On the Jan. 19, the U.S. Army’s six-year-long Modular Handgun System program finally selected a winner, with an announcement that Sig Sauer’s P320 will be adopted as the M17. It had been 32 years since the Army last made a major handgun selection. The weapon chosen in 1985 was the pistol the P320 will replace, the Beretta M9.
The P320 came to the civilian market in January 2014. It is a striker-fired, polymer-framed, 9x19mm pistol with a steel slide and a short recoil-operated action. These are all industry standards — but dig a little deeper and the Sig Sauer does some things differently from its rivals.
What makes the P320 special? The Army was adamant that the new sidearm must be more accurate, reliable, lighter and, most importantly, more modular than the current Beretta M9. The P320’s rivals all approached this differently, with most offering the option of adjustable grip backstraps.
Sig Sauer, however, offered a more innovative system. The P320 has a fiberglass-reinforced polymer grip-frame module which acts as the weapon’s lower frame. Within this module there is a removable internal stainless steel frame holding the fire control unit. This fire control unit combines the trigger assembly, striker and spring groups into a small unit. Users can place their fire control unit into any grip module of varying sizes to fit different hand sizes. Engineers at Sig Sauer began development of the P320 in the early 2010s, with the design developed from the less-successful, hammer-fired P250.
Compare the new pistol with the venerable Beretta it is set to replace.
The M9, with its metal frame and slide, weighs 34.2 oz unloaded while the full size M17 comes in at 29.4 oz. In terms of length, the new M17 is 0.5in shorter than the 8.5in long Beretta. As for magazine capacity, the Sig Sauer feeds from either a standard 17-round magazine or an extended magazine holding 21-rounds — both significant improvements over the M9’s 15-round magazine.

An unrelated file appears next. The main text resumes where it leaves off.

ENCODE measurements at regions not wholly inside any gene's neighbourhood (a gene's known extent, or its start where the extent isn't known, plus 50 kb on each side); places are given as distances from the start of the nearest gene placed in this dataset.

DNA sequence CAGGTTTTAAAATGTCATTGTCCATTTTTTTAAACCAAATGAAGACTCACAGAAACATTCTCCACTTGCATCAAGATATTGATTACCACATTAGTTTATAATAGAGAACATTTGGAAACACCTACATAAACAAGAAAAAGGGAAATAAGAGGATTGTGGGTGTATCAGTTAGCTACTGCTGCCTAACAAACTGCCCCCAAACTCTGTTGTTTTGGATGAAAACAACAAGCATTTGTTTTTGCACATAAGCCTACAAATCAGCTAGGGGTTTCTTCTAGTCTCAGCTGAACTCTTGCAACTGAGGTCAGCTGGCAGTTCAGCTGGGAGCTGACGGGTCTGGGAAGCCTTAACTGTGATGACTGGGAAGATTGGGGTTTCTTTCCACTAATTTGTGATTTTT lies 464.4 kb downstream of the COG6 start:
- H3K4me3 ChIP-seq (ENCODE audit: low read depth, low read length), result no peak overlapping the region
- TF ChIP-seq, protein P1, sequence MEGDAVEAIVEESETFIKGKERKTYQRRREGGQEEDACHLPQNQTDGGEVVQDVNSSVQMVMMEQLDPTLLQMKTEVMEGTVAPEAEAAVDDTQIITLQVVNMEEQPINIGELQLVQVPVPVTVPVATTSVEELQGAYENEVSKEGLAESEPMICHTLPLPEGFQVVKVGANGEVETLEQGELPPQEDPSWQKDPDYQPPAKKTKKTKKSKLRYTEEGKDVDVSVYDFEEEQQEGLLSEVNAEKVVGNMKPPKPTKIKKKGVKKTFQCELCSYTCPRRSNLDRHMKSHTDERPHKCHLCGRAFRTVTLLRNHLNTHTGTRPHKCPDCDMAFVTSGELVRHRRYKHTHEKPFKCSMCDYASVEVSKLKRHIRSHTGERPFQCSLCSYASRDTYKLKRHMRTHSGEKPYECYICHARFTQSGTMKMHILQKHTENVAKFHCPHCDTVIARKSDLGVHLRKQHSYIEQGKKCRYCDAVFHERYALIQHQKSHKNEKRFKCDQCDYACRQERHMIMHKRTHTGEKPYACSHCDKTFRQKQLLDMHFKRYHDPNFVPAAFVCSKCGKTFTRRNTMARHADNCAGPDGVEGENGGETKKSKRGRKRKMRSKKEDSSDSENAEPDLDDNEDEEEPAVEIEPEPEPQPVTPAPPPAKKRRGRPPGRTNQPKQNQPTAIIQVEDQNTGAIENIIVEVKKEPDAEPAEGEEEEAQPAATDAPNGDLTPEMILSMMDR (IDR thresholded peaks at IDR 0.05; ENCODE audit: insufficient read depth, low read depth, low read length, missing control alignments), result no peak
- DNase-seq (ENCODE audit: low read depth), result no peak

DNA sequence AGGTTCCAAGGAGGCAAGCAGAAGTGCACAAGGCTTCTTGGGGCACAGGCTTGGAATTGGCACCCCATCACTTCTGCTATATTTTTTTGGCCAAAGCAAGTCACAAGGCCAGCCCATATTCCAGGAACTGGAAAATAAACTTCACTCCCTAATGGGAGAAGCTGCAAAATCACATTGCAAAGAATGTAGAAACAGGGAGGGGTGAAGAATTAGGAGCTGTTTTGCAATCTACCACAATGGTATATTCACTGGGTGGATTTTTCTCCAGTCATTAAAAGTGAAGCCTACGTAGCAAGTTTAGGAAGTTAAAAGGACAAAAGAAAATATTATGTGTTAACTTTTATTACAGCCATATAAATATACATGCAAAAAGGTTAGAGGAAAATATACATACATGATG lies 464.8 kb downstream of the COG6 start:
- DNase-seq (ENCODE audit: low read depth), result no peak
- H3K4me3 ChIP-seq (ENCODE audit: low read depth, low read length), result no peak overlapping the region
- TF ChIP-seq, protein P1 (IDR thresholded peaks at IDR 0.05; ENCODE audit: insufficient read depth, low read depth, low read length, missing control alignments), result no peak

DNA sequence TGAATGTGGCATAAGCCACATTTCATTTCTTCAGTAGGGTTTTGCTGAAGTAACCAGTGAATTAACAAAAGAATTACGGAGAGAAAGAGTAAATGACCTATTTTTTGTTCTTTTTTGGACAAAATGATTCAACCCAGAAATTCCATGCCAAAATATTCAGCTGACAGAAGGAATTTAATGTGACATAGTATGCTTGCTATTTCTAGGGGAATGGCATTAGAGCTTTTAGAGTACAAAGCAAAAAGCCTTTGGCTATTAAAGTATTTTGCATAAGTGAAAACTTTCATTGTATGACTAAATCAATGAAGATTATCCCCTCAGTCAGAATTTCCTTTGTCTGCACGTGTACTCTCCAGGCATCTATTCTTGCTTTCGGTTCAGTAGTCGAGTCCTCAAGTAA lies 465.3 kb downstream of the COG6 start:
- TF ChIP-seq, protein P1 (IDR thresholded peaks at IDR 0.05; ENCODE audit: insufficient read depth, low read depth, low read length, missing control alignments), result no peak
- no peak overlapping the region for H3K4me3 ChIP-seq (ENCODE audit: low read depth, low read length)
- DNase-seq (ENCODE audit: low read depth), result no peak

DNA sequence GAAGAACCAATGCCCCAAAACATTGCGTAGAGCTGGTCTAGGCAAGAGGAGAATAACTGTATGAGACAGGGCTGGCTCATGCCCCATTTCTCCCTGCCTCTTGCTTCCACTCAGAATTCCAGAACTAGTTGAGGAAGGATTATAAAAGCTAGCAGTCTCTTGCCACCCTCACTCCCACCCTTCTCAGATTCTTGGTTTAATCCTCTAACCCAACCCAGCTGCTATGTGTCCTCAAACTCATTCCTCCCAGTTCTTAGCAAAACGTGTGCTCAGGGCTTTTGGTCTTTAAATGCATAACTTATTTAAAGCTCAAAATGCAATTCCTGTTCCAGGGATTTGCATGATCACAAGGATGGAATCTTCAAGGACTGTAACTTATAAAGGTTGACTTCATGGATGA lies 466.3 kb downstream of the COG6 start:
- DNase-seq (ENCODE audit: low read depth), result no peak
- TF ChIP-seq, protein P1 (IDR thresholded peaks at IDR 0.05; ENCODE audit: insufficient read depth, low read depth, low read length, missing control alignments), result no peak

In terms of controls the M17, unlike commercial P320s, will have ambidextrous frame mounted manual safety catches, as well as ambidextrous slide releases and a magazine release button which can be reversed. While the M9 has safety levers on both sides of the pistol, it is not a truly ambidextrous design.
The Army has adopted both the compact and full size versions of the P320, and both versions will have an integrated Picatinny rail, something sorely lacking in the aging M9. Additionally, the P320 has a recess cut into the top of the slide, allowing the attachment of a red dot sight, which will co-witness with the pistol’s iron sights. Interestingly, all of the Army’s new pistols will reportedly be able to fit a suppressor. This improved modularity over the Beretta will allow the M17 to be utilised in various applications and roles.
Perhaps the most interesting part of the Army’s announcement is what they did not announce. The press statement from Steffanie Easter, the Deputy to the Assistant Secretary of the Army for Acquisition, Logistics, and Technology made no mention of the pistol’s calibre. As the current US and NATO standard is 9x19mm it seems likely that this will be the calibre the M17 will predominantly be chambered in. The P320’s modular system, however, makes calibre conversions simple with the pistol able to chamber the proprietary .357 Sig round as well as .40 S&W, and .45 ACP. This capability is extremely useful for tailoring pistols to mission objectives, especially in light of concerns from troops about the 9x19mm round’s stopping power. It also gives the Army the future flexibility to move to another standard caliber at a later stage.
During the XM9 selection in the 1980s, only two pistols completed the trials successfully, the Beretta and the Sig Sauer P226, but the P226 was eventually rejected on cost grounds. If early reports are to be believed, this time Sig Sauer has undercut their rivals, with the new pistols rumored to have a unit price of just $207. As a result Sig Sauer has been awarded the Army’s $580 million pistol contract with a projected 300,000 pistols to be delivered initially.
While Sig Sauer and the US Army have so far only released preliminary press statements on the adoption more details are likely to be forthcoming. However, with a procurement contract of this size it is highly likely that at least one of Sig Sauer’s rival manufacturers may launch an official bid protest with the Government Accountability Office. The Marines Corps, Navy, and Air Force have not yet followed the Army’s lead and will continue to use the M9. In the meantime the Army’s new sidearm appears to be a weapon system with enough modularity and flexibility to face the next 35 years of small arms development.